A town infected by gay zombies. Santa Claus crashing a college party. An arm being cut off by a lightsaber. Welcome to the crazy world created by childhood buddies turned filmmakers, Vince DeGaetano and Aaron Fronk. While they may initially seem like your typical class clowns, their relentless passion for making the most outrageous movies on the web has resulted in more than thirty million views and the creation of their own company: FND Films. Never willing to compromise the integrity of their work, the two college dropouts (ironically more successful than anyone else we know in film school) talk about their first experiences in La La Land, their inspirations, and how their first feature-length will be better than Avatar.
You guys have known each other for quite a while. When did you start making films?
Aaron: I had been doing movies since 4th grade on my dad’s VHS camera, and Vince tagged along. We just did it for fun, but we’ve known that we wanted to be filmmakers and work together for a very long time. There was never another option.
Vince: When we went to college together at Columbia College of Chicago as film majors, we were contacted by some guys at High Valley Entertainment in 2009 who had seen our work, and who flew us to Los Angeles. We were out there having meets with Comedy Central, Spike, and FX when school was starting… so we decided to stay. We were making money off the ads of our videos to support ourselves, so why go back to school and rack up more debt when we already do what we love?
Ultimately, do you feel like film school was useful to you as filmmakers, or just a waste of time and money?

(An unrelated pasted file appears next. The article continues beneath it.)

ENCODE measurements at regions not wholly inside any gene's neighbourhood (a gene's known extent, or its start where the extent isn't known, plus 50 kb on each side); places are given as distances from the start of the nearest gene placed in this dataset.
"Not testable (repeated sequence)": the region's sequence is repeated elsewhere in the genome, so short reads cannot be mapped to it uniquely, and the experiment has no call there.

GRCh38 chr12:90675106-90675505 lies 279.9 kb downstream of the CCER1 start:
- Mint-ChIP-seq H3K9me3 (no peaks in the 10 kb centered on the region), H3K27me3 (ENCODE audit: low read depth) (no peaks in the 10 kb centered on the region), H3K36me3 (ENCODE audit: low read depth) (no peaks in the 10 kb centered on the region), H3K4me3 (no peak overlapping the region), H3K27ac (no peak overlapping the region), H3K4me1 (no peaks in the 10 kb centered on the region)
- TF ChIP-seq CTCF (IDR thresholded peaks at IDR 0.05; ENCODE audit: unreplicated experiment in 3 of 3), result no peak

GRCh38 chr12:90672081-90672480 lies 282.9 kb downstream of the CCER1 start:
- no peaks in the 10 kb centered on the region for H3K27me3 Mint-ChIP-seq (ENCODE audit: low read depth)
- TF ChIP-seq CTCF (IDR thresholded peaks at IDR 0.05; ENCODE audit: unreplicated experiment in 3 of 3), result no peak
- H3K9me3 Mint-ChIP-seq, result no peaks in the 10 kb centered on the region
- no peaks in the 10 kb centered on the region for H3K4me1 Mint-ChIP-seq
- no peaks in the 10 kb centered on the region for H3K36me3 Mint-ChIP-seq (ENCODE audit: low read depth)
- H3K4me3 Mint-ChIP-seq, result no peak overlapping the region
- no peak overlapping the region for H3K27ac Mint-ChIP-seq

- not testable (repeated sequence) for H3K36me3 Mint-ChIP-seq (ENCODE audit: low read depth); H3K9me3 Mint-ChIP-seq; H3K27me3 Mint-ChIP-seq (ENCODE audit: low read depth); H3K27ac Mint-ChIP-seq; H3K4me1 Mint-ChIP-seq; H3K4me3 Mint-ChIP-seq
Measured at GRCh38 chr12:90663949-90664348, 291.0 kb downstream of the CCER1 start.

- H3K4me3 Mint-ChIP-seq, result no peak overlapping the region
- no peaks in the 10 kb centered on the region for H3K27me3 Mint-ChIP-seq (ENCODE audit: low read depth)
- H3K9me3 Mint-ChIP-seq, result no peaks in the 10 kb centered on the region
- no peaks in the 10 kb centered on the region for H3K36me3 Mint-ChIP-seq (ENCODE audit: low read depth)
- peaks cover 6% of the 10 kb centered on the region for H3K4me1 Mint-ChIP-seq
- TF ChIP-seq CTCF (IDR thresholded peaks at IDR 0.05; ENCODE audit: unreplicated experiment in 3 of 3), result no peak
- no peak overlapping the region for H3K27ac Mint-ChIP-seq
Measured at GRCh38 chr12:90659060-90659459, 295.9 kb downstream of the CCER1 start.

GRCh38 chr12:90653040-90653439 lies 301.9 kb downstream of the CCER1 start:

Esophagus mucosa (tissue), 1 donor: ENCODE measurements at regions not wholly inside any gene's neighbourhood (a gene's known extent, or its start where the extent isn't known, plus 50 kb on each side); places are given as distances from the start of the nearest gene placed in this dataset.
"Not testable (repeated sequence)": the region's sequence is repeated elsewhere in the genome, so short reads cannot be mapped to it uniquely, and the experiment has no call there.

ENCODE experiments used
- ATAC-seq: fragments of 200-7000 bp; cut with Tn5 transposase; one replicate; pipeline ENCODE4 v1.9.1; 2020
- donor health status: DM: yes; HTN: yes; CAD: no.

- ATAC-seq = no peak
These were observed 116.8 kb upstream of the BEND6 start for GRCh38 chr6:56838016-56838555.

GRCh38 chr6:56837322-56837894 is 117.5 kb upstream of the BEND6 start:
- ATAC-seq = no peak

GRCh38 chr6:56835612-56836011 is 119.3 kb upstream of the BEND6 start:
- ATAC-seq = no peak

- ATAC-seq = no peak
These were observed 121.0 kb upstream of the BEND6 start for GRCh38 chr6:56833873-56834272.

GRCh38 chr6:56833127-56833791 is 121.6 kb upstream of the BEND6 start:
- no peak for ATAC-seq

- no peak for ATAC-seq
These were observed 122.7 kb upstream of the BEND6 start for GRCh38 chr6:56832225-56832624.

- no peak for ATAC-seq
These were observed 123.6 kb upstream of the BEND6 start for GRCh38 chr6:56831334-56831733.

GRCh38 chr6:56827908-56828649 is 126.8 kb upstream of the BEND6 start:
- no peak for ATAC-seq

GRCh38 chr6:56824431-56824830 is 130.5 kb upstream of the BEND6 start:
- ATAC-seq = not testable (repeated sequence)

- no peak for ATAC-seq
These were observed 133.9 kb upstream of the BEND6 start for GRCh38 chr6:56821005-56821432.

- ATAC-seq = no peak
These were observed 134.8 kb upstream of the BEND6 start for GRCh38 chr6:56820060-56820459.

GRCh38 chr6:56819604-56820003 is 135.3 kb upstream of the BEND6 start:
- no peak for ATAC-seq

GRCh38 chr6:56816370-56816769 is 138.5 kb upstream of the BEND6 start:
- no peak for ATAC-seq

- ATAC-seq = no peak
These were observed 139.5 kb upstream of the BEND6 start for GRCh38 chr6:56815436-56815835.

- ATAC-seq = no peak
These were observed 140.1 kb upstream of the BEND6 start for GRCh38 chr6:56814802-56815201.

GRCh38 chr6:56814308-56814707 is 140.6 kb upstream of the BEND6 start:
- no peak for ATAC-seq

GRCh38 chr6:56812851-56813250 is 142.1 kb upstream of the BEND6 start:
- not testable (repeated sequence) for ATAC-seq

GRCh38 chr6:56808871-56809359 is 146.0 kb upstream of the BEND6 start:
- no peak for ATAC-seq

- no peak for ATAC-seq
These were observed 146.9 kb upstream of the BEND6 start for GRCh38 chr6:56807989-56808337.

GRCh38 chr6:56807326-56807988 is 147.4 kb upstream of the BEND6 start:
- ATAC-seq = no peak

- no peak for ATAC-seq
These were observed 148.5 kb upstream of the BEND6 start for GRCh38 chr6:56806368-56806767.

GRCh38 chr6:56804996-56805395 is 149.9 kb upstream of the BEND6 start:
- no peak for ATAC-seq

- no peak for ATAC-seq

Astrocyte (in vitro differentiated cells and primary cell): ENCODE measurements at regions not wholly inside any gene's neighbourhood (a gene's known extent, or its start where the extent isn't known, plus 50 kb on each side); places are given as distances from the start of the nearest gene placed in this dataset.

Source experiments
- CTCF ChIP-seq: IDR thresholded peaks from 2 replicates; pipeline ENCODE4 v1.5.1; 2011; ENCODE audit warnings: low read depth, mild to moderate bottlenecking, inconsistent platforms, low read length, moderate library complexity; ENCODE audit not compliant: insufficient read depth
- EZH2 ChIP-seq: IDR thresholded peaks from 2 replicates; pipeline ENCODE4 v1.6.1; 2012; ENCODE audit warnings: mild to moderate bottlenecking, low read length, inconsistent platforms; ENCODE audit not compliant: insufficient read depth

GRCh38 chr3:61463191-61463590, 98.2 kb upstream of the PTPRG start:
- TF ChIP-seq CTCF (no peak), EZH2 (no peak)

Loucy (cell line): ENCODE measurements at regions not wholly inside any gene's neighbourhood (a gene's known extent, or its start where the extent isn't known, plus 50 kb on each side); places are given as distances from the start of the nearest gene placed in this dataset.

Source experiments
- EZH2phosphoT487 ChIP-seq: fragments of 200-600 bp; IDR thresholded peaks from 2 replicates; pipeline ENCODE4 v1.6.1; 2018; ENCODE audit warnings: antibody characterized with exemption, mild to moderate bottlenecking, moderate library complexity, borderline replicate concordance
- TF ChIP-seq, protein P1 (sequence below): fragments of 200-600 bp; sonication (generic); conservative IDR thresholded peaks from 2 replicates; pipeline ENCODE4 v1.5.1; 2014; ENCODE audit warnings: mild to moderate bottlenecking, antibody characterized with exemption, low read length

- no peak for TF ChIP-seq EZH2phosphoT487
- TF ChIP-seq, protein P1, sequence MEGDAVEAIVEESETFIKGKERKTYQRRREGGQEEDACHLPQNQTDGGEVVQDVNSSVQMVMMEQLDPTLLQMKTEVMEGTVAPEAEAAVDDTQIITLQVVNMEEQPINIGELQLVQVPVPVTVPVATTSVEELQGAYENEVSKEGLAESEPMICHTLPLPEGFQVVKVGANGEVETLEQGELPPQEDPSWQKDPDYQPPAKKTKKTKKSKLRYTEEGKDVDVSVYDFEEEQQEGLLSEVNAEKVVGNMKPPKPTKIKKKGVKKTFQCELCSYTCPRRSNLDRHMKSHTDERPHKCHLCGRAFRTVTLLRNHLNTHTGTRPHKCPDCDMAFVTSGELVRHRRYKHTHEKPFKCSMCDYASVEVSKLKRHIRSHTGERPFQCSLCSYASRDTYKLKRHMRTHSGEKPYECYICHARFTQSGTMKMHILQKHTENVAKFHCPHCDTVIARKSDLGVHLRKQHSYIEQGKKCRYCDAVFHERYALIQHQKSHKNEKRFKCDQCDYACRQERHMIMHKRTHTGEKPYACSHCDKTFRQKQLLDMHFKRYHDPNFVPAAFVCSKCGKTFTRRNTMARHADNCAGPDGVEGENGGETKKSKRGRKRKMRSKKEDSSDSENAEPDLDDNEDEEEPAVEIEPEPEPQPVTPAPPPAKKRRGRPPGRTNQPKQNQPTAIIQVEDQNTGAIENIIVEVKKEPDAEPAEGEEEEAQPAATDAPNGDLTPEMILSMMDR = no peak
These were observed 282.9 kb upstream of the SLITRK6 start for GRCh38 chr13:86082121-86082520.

Vince: We don’t regret the years we’ve been in college, because that is where we met our current friends and crew. Without those awesome, talented people, we would have nothing.
Aaron: However, they can sit you down and have hundreds of hours of education, but some kids out there have never shot a movie… Filmmaking is like painting. You’re not going to paint your first picture and it’s magically going to be a Picasso. You have to learn from your own mistakes. It’s more so that we’ve been shooting for so long and little by little realizing what works and doesn’t.
How do you come up with an idea and then turn it into a film? For instance, can you walk me through the creation process of one of your classics, Gay Zombie?
Aaron: It was born out of an imitation Vince did where, for whatever reason, he was doing a zombie moan but with a gay lisp twist on it. [laughs] That was it. We came up with the name “gay zombie” and decided to make a short about it.
Vince: We went back home to Ohio for holidays and we shot it. We basically created chaos on a street, which was easier to do in a nice suburban setting. Eventually, we infected all of our friends with the disease and turned them into homosexual zombies.
How did it feel to win best movie and best directing at the Columbia University National Undergraduate Film Festival (CUNUFF) this year?
Vince: It was huge to win these for Action World because we had never won anything.